Mention the term “Medicare Secondary Payer” to a risk manager and the reaction is always the same: “ARGH!”

Many risk managers are frustrated when navigating the complicated process of resolving claims for Medicare beneficiaries in situations where another party (such as a private insurer) is liable for the beneficiary’s health care expenses. In these cases, the Medicare program first covers the patient’s care but must be reimbursed after a settlement, judgment, award or other payment is made.

Though this well-established practice was designed to ensure taxpayers don’t foot the bill when another party is responsible, the current process by which Medicare recoups payment for these claims is broken, especially in situations where a beneficiary is covered by a Medicare Advantage or Part D plan. This is because insurers and self-insured entities that are responsible for worker’s compensation, no-fault and liability claims (commonly known as Primary Plans) have no way to figure out whether or not a Medicare beneficiary claimant may be covered by a private Medicare plan. Therefore, it is virtually impossible for them to coordinate benefits or repay Medicare what is owed.

Though Medicare does eventually pass on some information about a claimant’s enrollment in a private Medicare plan through Section 111 quarterly reporting, it is often too late in the Primary Plan claim life cycle. By then, most claims are resolved and the claim itself is closed. This creates challenges for Primary Plans when reimbursement demands are presented months and in some cases years later, resulting in the claim being passed between settling parties and their lawyers to determine who should resolve it. This is an expensive outcome and an unnecessarily complicated way to resolve an issue that should be straightforward.

Now, if you’re thinking this is an uncommon occurrence, think again. There are more than 22 million Americans enrolled in a Medicare Advantage plan — about one-third of all Medicare beneficiaries — and an additional 43 million who have a Part D prescription drug plan. The inefficiencies created by this broken system are draining for both payers who want to do the right thing and the Medicare Trust Fund, which isn’t able to recoup what it’s owed.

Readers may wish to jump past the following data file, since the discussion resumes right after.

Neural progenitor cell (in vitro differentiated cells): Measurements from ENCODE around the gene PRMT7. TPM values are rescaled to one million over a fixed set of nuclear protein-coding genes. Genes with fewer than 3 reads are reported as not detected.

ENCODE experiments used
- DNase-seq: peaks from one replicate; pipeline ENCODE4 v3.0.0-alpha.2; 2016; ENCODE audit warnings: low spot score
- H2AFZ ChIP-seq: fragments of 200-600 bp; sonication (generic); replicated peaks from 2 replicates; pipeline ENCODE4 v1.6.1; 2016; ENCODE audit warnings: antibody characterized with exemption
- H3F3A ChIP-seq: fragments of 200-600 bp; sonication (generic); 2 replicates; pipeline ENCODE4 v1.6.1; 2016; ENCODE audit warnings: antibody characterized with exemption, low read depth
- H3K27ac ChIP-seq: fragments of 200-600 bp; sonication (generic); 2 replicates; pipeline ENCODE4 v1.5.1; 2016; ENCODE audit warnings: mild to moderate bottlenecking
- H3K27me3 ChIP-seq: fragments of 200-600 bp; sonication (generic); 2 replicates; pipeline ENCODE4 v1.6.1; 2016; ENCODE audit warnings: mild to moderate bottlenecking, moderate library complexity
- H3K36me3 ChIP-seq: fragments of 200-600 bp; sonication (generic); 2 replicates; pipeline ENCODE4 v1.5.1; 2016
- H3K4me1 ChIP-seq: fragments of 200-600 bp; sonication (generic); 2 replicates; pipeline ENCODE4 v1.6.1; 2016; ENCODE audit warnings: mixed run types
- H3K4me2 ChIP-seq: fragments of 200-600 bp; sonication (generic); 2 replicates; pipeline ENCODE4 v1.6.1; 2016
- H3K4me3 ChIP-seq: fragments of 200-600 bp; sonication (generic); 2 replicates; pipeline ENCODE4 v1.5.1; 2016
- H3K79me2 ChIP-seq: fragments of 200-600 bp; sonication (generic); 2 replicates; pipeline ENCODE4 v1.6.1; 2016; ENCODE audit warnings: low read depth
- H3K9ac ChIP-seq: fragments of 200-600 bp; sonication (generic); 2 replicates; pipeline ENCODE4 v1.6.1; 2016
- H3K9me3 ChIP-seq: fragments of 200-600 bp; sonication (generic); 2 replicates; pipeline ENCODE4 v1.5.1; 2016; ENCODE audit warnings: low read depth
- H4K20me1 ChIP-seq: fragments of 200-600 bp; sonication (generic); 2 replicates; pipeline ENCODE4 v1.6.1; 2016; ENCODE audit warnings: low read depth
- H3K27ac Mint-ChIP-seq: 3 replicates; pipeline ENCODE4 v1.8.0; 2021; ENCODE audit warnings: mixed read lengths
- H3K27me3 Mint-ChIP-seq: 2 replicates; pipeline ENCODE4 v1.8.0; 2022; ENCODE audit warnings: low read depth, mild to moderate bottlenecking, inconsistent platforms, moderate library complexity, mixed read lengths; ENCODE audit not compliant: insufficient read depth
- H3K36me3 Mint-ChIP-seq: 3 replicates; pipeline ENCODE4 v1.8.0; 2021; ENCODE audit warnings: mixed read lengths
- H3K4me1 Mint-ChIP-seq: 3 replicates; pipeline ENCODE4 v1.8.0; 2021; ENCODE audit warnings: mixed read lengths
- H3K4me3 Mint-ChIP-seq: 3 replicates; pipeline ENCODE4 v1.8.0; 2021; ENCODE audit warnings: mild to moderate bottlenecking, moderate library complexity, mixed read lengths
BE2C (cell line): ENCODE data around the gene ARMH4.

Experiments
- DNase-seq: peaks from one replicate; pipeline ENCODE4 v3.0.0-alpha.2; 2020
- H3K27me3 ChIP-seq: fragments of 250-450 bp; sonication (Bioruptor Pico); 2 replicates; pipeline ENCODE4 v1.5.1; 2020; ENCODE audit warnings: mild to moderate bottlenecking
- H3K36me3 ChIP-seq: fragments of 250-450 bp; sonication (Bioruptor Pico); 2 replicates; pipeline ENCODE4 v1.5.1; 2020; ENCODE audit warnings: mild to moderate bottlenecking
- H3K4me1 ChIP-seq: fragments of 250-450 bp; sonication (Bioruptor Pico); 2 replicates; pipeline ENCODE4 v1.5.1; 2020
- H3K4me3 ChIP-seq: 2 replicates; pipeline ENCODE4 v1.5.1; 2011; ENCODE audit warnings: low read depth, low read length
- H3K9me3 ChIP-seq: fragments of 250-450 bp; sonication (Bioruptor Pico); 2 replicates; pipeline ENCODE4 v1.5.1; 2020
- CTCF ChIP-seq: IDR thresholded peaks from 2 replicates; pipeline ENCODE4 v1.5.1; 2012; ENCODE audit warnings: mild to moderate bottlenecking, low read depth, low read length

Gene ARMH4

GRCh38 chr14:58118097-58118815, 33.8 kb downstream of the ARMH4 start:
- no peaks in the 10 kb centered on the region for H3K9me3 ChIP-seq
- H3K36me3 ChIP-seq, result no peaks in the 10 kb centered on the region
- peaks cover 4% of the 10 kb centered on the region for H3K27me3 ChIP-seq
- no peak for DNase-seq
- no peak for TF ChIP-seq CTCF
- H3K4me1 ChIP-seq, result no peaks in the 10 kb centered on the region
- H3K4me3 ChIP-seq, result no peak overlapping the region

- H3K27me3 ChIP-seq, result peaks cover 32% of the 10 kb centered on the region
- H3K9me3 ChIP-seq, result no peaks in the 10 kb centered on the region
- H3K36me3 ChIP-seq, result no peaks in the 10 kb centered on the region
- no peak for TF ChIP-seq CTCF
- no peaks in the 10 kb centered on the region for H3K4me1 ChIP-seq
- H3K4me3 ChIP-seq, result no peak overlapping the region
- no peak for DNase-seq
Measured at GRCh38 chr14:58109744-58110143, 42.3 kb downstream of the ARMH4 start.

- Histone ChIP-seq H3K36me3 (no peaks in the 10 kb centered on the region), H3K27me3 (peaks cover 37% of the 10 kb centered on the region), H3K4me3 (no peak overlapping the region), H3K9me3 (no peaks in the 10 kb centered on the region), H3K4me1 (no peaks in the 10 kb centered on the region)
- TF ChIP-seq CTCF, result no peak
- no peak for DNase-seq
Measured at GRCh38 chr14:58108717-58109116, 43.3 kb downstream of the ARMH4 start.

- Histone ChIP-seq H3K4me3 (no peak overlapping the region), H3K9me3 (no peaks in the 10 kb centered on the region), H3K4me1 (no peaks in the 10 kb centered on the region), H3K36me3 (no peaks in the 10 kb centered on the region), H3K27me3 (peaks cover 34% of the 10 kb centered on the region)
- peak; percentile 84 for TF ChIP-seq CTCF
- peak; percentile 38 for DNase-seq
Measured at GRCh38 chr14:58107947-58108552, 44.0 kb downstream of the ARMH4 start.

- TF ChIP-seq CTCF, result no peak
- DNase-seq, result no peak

It doesn’t have to be this way.

Congress has an opportunity to implement some common sense reforms to the Medicare Secondary Payer process by requiring more information sharing between the Centers for Medicare & Medicaid Services and settling parties — such as whether the beneficiary is enrolled in a Medicare Advantage or Part D plan, along with the name and identity of the plan and dates of coverage.

To do so, we need to let Congress know why it’s important to pass the bipartisan Provide Accurate Information Directly (PAID) Act, which accomplishes this exact goal. With just one small legislative change, Congress can create a smoother, speedier and fairer claims process for all parties involved.

The PAID Act is truly a win-win-win scenario for taxpayers, beneficiaries and settling parties. It will save the American taxpayer money by allowing for prompt reimbursement, help Medicare beneficiary claimants avoid unnecessary delays in receiving their settlement, and ensure Primary Plans can close outstanding claims on their books.

I encourage Congress to act quickly and resolve this issue for good.